Android%20A  w630 - Android: Google reveals what an application must avoid to stay on its Play Store

Notice to developers of mobile applications on Android. Google has just unveiled the four main reasons that could push the American giant to suspend an application from its Google Play store. Not to mention uploading a course designed to teach developers how to avoid being kicked out of their app store.

Deleting apps makes life difficult for developers
applications, which is why Google has highlighted the common "mistakes"
that developers commit, in order to help them prevent their
accounts are blocked by the big guardian. Google has published its
recommendations on the occasion of the publication of its new policy
program for developers, which came into effect on 21

Applications with buttons and menus that link to pages
outside the Play Store are of particular concern. These links
refer either to applications from the same developer or to other
applications which may be affiliated with the developer, but which are not
not clearly labeled as ads or links

A rich application store

"Without this clarity, applications can be suspected of
contain deceptive or disguised advertising. One of the ways
to avoid such errors is to point them out explicitly by
labeling buttons and links as "More apps", "More
of games "," Explore "," Discover our other applications "", alert
Andrew Ahn, product manager for Google Play App Safety. Google
communicates this advice on the assumption that developers do not
are making mistakes that violate its rules rather than engaging in malicious practices.

In addition to these disguised links, Google also resents abusive keywords, which allow developers to further showcase their application in the heavily stocked Android store, which would count according to Statista 2.7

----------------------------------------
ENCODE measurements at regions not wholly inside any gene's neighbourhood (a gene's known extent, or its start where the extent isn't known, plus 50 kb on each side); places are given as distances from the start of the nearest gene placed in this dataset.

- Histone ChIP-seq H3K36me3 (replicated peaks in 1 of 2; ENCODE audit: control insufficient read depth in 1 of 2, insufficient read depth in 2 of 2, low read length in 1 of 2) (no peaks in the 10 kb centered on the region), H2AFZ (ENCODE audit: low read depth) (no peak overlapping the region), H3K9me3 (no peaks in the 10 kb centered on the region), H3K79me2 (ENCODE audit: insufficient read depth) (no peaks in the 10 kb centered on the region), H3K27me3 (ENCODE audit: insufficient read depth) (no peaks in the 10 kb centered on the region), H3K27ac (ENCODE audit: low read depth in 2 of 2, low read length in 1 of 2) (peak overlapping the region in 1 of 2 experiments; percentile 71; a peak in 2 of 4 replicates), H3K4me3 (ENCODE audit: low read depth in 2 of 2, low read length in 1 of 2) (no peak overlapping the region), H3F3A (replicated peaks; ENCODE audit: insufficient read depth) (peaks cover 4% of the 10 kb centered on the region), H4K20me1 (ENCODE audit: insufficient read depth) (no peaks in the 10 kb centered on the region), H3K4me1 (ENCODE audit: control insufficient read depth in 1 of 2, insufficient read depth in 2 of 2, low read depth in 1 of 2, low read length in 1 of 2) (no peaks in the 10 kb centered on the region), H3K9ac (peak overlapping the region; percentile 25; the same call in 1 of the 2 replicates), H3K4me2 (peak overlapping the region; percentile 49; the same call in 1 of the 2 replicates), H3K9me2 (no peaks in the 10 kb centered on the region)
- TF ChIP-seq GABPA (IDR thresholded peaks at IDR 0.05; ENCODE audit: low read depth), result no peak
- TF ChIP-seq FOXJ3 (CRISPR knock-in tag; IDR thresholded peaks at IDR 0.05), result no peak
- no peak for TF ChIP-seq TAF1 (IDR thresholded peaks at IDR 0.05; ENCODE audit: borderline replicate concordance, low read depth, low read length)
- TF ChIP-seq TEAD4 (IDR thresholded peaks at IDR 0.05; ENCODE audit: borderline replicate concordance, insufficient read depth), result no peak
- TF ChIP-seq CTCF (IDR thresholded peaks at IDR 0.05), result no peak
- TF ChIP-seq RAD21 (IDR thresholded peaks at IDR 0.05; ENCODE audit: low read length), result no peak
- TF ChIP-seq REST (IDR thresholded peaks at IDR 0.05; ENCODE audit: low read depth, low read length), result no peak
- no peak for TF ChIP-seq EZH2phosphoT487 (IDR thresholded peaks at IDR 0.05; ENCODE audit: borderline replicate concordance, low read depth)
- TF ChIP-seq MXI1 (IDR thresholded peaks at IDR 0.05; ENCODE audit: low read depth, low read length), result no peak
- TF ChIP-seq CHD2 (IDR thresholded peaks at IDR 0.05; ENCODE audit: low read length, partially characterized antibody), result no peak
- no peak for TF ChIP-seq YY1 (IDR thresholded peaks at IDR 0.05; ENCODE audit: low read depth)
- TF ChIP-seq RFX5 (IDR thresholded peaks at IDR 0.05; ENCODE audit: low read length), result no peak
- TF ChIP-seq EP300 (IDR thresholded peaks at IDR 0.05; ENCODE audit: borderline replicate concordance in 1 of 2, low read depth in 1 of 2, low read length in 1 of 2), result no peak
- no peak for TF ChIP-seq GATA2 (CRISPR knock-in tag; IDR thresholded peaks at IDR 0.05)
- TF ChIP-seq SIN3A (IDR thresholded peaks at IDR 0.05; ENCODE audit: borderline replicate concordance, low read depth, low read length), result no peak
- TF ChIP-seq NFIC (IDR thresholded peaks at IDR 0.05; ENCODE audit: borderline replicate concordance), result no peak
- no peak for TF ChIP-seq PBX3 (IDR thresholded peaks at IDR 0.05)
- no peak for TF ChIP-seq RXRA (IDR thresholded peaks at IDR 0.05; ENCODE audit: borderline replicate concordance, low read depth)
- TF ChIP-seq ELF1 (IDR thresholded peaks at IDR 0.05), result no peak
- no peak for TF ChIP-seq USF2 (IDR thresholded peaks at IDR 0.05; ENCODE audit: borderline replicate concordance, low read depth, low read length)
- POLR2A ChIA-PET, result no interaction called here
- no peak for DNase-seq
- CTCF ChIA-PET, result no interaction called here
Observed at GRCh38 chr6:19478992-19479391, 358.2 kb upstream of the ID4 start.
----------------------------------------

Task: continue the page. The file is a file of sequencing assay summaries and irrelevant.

million applications, compared to 1.8 million applications on the Apple AppStore.
Text blocks and lists with repetitive descriptions
or words unrelated to the application violate the policy of
listing and promoting Google stores.

“Writing a clear description of the application, intended and optimized for readability and user understanding, is one of the best ways to avoid this violation,” says Andrew Ahn.

Google launches online course

Besides these two violations, this one also points to the issue that some of the 2.7 million Android apps on the Play Store are broken because the developers abandoned them. This creates problems for Android Play Store users, and developers run the risk of violating Google's "minimum functionality policy", which could affect their developer account with Google and therefore other apps made by the manufacturer. of the application.

"To mitigate the negative impact on the reputation of the developer and on the application of the application, we must consider the non-publication of these applications from the Play Store," writes the head of Google. Google also doesn't approve of app proposals that are just app repackaged websites, as most of them are just designed to drive traffic to a website rather than giving Android users a reason to use an app.

Google considers them to be "WebView spam" and removes them. WebView allows developers to view web content in an application. Rather, developers should think about how an app can deliver something better than what's already available on a website. To help developers understand the difference between a useful app and an app that just mimics a website, Google has posted a "Webview Spam" course on Play Academy.

This course promises to teach application developers to align application behavior with Google Play's spam policy WebView, to distinguish between examples of acceptable and unauthorized behavior of applications regarding spam WebView, and to avoid WebView spam in applications.


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